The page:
It is generally accepted that the media plays a vital role in disseminating information and in forming public opinion. However, given that information exists within the ambit of ideas, this service is never benign– it is closely bound up with the ways in which those who finance or produce the mediatic message see or would like the consumers to see the world. –Re-Inventing Women: Representation of Women in the Media During the Zia Years, The Simorgh Collective, Lahore, 1985.
—”Re-Inventing Women: Representation of Women in the Media During the Zia Years”, The Simorgh Collective, Lahore, 1985.
This comment from a report based on a study of images of women in the media during the Zia years summarises the importance of the media in shaping ideas. The study, undertaken during General Zia-ul Haq´s so-called Islamisation programme, retains its relevance because the ideas instilled at the time have been internalised, and are propagated today. The process has had a negative impact on society and thinking, especially with regard to women, since Zia targetted the woman´s persona as a means of political control. Let´s take a look at how women are represented in the Pakistani media:
As consumers of household products, beauty and medical aids, women are the major target group of television commercials. The Simorgh study found that 75 percent of television commercials are aimed at women. However, even in the 25 percent of advertised products conceived purely for male consumption, like automobiles, shaving, and agricultural products, almost half of them depicted only women, and that too in servile, supporting roles. Mostly, they are shown as the dutiful wife and mother, the healer, the soother.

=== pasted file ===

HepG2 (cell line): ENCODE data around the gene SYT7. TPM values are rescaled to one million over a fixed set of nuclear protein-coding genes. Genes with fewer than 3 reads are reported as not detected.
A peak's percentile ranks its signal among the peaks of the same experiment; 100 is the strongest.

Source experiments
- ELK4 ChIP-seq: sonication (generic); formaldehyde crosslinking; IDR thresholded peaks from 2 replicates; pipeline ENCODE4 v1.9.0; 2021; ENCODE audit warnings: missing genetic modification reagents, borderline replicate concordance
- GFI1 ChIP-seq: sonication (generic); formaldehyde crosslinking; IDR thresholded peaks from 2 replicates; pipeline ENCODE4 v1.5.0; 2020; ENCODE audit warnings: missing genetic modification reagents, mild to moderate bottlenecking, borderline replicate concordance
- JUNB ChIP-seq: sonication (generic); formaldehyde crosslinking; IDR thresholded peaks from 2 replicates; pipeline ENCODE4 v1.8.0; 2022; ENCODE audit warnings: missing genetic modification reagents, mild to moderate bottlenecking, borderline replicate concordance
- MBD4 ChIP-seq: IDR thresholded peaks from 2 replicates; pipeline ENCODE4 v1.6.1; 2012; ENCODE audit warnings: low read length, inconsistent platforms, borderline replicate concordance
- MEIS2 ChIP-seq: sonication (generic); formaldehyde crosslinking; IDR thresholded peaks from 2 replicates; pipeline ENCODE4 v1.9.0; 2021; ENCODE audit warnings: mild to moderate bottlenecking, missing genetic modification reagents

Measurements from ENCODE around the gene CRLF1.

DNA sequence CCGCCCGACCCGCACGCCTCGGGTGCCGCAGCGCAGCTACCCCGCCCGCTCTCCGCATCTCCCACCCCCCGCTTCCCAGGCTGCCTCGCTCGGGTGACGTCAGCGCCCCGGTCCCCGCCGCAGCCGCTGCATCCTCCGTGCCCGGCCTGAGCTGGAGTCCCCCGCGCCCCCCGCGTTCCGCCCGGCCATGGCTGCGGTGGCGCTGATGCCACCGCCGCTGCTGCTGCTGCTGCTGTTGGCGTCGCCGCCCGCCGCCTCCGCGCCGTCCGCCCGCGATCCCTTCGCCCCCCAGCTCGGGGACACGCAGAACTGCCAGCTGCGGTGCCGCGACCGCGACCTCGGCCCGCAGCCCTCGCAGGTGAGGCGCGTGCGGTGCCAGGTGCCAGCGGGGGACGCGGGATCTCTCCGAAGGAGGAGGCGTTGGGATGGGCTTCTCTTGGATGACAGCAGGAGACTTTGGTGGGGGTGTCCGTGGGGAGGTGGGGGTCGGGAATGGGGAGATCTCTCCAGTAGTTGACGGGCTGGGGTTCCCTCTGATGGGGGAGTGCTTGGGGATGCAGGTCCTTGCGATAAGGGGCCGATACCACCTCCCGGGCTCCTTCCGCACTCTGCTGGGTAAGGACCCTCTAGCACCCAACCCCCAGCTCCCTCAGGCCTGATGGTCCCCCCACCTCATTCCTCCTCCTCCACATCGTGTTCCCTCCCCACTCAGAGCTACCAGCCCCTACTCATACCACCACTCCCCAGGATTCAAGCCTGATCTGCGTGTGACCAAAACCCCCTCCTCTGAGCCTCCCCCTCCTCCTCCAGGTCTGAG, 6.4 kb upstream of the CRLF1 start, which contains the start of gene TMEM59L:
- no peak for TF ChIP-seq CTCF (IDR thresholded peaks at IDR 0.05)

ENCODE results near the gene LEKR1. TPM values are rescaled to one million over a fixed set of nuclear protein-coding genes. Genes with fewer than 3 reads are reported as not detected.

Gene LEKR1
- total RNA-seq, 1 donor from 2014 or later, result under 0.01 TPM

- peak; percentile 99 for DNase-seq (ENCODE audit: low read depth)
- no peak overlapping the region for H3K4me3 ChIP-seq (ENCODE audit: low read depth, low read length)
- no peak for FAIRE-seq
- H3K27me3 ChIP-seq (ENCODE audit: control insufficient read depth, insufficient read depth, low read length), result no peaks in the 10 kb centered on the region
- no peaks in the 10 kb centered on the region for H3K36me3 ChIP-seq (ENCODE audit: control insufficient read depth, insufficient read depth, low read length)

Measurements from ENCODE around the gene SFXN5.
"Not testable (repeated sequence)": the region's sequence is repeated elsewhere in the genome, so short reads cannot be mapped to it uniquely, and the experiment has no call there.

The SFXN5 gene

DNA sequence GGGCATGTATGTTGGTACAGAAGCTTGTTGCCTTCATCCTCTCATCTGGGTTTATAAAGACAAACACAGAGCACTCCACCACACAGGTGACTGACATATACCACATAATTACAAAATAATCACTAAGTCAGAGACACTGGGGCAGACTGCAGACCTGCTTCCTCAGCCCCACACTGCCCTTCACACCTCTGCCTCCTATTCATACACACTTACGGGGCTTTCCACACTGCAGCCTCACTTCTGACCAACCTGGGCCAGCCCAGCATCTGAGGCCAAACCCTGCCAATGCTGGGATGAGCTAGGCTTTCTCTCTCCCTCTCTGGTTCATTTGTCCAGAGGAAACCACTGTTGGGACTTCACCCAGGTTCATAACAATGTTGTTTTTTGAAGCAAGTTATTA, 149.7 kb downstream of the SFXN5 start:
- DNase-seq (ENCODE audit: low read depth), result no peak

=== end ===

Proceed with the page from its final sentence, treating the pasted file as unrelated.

Mamta (motherhood) is stressed in various campaigns. For example, a milkpowder ad shows a mother bringing up her young son, and she is tearful as he grows up to graduate from college (her youthful face offset by streaks of grey in her hair).
The women in advertisements are beautiful, shown through soft-focus lens that makes them look unreal and ´ultra-feminine´. There is little representation of women in the work that they actually do in society, whether in the fields as unskilled labour (the rural woman in Punjab works an average of 16 hours a day), or in factories, offices, laboratories and hospitals.
In this world even further removed from reality than ads, the woman is either a vamp or a saint. The stereotypically “fast”, “Westernised” creature in tight trousers, cigarette between painted lips, with no trace of maternal feelings. The dutiful wife, sacrificing self for husband and children. The emotional mother with bloodshot eyes, who urges her son to avenge injustice. A fantastically dressed heroine breaking into a vulgar dance to attract the hero´s attention, behaviour far removed from what is considered appropriate in society. Once she has been ´owned´ by the hero, however, she settles into a demure wifely state of being.
Not only do all the heroes take the law in their own hands, films do not even bother about the laws of the land. A film about a second marriage does not even refer to the law which disallows a second marriage without the permission of the first wife. The more vulgar a film and the deeper into the world of (male) fantasy the filmmakers delve, the more chances of its popularity at the box office.
Television dramas appear to represent women more realistically, but in fact reinforce stereotypes. What is stressed in women´s characters is emotionalism (as opposed to the rationalism of the male), dependence, traditionalism and domestication. If a woman is shown as a working professional, she is not at the workplace due to ambition or ability, but out of economic necessity.
Television news tends to ignore crimes against women. Thoughtfully presented television serials or talk shows remain exceptions, and there have been some good attempts. But such programmes are presented in a vacuum, and make no significant difference.